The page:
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Basis Outlook - Can corn avoid summer blues?

Seasonal trend is for weaker basis into end of the marketing year

It goes without saying that 2019 is far from normal. That could be an ace in the hole for farmers clinging to old crop corn.

Most years corn basis weakens into the end of the marketing year Aug. 31 as those storing grain clear it to make room for new crop. But this fall those bushels could be needed to fill a hole in production from a later harvest caused by late planting, which should stretch the marketing window for 2018 inventory. And if the 2019 crop is as small as expected, elevators may be willing to buy some of that old crop to ensure keeping facilities full.

Of course, storing corn could be a winner if futures rally. But that’s not a done deal by any means. Neither is the scenario for strengthening basis.

Indeed, corn basis weakened around a half cent last week on signs of wavering demand. Export shipments remain sluggish and buyers at ethanol plants face margins that continue in the red. Bids were also weaker last week in livestock-heavy areas like the southwest Plains, where corn faces competition from cheap hard red winter wheat and a sorghum market with weaker basis hurt by the trade war with China.

The Dakotas and Nebraska, two areas hurt by spring weather, saw stronger bids, an indication growers there are still holding tight. Friday’s rally did bring out some movement, however, when prices rebounded.

With basis in many areas well above average levels, growers should make sure they can afford to gamble on a rally.

Soybean basis bucked the trend in corn, thanks to export demand that remains robust due to a record book of unshipped sales. That lifted basis just about anywhere an ocean-going vessel could load, helping average bids improve nearly three cents. Soybean processors were also bidding more aggressively, despite news of disappointing crush in June from members of the National Oilseed Processors Association.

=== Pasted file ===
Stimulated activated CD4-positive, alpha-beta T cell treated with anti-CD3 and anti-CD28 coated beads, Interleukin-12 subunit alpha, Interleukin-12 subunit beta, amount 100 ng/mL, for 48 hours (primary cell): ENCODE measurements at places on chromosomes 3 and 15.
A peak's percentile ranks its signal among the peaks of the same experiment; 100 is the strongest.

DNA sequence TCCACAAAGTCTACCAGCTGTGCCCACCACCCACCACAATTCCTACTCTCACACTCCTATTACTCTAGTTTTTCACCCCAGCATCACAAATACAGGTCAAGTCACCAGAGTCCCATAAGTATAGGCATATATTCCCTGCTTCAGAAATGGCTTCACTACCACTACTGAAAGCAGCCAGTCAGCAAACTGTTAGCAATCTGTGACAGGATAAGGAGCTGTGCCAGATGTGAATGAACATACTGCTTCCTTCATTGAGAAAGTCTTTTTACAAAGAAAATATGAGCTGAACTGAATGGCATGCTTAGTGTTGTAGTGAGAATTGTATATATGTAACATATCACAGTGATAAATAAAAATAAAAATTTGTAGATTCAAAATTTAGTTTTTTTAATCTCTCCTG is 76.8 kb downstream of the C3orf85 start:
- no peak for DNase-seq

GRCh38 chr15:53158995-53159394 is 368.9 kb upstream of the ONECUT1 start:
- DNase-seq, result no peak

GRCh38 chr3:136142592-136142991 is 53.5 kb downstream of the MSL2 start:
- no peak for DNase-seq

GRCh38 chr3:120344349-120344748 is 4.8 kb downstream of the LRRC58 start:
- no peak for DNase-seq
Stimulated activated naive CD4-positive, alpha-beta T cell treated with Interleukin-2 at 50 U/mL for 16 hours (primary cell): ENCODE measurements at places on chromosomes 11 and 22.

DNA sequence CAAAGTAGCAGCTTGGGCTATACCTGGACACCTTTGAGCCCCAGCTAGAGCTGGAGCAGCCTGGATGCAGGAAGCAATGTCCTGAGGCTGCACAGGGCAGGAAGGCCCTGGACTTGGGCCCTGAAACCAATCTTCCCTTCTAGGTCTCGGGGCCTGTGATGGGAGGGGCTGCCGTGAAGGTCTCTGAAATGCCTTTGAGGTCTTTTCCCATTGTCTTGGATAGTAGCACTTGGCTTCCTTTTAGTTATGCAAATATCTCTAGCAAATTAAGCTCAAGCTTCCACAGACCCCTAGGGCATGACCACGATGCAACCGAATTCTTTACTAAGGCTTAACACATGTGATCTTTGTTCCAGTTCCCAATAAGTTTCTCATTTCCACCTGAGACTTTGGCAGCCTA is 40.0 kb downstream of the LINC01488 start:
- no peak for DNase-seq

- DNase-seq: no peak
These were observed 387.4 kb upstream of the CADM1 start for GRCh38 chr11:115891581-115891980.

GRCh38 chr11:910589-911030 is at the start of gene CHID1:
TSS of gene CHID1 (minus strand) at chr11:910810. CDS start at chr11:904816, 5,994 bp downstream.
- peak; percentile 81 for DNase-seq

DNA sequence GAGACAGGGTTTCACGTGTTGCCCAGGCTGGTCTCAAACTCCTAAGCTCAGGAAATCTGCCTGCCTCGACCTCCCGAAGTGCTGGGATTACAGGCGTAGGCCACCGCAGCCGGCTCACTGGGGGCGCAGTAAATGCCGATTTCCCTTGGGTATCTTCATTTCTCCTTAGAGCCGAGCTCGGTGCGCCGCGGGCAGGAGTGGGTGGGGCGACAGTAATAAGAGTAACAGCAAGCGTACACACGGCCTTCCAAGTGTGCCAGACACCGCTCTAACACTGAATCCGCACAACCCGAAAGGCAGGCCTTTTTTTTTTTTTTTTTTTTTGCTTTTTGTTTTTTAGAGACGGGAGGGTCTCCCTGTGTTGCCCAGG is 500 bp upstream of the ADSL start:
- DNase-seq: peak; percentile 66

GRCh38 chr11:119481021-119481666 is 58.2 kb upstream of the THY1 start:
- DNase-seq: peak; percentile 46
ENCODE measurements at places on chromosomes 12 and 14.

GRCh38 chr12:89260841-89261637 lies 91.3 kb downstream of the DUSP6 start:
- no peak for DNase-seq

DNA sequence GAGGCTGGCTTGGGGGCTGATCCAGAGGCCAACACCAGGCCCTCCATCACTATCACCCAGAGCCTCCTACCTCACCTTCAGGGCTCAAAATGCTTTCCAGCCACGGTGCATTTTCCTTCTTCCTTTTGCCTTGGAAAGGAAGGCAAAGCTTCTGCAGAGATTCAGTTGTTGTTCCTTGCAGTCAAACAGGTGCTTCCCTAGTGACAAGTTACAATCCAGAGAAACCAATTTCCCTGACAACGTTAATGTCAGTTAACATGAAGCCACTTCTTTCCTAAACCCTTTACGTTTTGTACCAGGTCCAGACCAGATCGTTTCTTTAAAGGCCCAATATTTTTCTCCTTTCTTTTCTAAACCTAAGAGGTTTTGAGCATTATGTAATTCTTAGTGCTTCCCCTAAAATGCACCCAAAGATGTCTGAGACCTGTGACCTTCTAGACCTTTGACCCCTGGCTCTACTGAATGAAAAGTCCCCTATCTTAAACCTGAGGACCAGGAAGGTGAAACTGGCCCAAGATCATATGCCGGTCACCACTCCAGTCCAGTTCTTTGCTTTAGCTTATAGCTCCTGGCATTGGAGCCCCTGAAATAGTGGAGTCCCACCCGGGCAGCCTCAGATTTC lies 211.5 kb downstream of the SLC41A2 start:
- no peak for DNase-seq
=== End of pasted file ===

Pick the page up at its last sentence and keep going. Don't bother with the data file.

Wheat basis was firm overall last week despite pressure from winter wheat harvest. Rail markets to the Pacific Northwest and Texas Gulf showed strength, though soft red winter wheat basis weakened at the Gulf due to weak demand. Some improvement was also seen in spring wheat, despite indications the crop on the northern Plains is in good shape.

The interactive maps below show how basis fared around the country. Click the box in the upper left-hand corner of the map to bring up the legend, and to turn features show on or off.


Download a complete version of the outlook with extensive charts and analysis using the Download button at the end of this report. 

Bryce Knorr first joined Farm Futures Magazine in 1987. In addition to analyzing and writing about the commodity markets, he is a former futures introducing broker and is a registered Commodity Trading Advisor. He conducts Farm Futures exclusive surveys on acreage, production and management issues and is one of the analysts regularly contracted by business wire services before major USDA crop reports. Besides the Morning Call on he writes weekly reviews for corn, soybeans, and wheat that include selling price targets, charts and seasonal trends. His other weekly reviews on basis, energy, fertilizer and financial markets and feature price forecasts for key crop inputs. A journalist with 38 years of experience, he received the Master Writers Award from the American Agricultural Editors Association.

For more corn, wheat and soy news, commodity marketing recommendations and daily commodity charts, subscribe to Farm Futures' free e-newsletter, Farm Futures Daily, and keep up during the day with Farm Futures on Twitter.

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